Health Insurance Alphabet Soup Part One: HMO’s

BethAnne Cheeley Medicare

These days, there are numerous types of plans offered by insurance companies for health coverage. With titles like HMO, PPO, and EPO, it’s difficult to decipher what they mean and which type of plan is best suited for you. In this first part of our series we have outlined the basic features of a typical HMO.hmo_compare


Health Maintenance Organizations (HMOs), were one of the first contemporary managed care plans. They are characterized by a network of providers within which members can receive covered care (with certain exceptions outlined in the policy).


If you are a member of an HMO and receive care within their specified network, there is no need to file claim paperwork. However, if you receive emergency care outside of the network a claim may need to be filed in order to receive coverage.


Members will pay a premium (usually monthly) to belong to the organization. Health Maintenance Organizations typically do not charge deductibles for care received in their network, but most plans do charge a modest co-pay for each visit (for example $15 or $30). Because they emphasize preventative care, HMO’s often cover annual physicals and well checks at no charge to the member.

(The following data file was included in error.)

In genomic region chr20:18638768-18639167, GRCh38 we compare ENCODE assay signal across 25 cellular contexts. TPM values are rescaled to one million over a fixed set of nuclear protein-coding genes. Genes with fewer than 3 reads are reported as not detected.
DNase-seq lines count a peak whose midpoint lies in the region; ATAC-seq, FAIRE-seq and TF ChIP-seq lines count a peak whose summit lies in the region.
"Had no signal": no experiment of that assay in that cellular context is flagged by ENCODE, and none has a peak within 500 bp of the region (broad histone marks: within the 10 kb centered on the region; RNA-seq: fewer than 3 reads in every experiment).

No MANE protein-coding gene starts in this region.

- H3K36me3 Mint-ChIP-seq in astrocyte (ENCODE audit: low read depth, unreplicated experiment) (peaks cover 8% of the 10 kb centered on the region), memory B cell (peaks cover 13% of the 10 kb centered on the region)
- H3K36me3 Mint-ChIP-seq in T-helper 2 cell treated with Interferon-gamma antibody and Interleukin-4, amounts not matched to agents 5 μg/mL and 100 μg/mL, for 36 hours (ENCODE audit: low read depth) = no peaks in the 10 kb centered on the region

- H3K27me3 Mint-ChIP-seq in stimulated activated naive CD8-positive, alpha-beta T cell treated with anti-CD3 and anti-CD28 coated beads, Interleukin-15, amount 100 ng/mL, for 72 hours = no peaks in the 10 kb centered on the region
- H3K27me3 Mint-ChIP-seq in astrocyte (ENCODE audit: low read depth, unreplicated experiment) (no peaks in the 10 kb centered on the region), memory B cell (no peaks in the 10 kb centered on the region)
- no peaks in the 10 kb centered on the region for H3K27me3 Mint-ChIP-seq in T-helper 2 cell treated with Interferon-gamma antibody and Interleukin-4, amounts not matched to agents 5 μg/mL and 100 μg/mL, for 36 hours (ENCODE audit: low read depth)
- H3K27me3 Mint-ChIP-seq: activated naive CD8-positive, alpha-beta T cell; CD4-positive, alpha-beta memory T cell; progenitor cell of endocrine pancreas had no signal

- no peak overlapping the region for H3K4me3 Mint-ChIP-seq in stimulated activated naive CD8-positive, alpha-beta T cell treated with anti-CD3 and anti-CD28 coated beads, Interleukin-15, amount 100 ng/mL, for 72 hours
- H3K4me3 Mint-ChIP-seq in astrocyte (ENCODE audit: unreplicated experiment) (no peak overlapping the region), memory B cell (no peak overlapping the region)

HMOEach member must have a Primary Care Physician (PCP) within the HMO network. This is an important part of the HMO system as a member will need a referral from their PCP in order to see a specialist in most cases.


Of course, it’s always best to consult your Accent Agent when thinking about joining a new plan. We can  help you determine which type of plan best fits your life.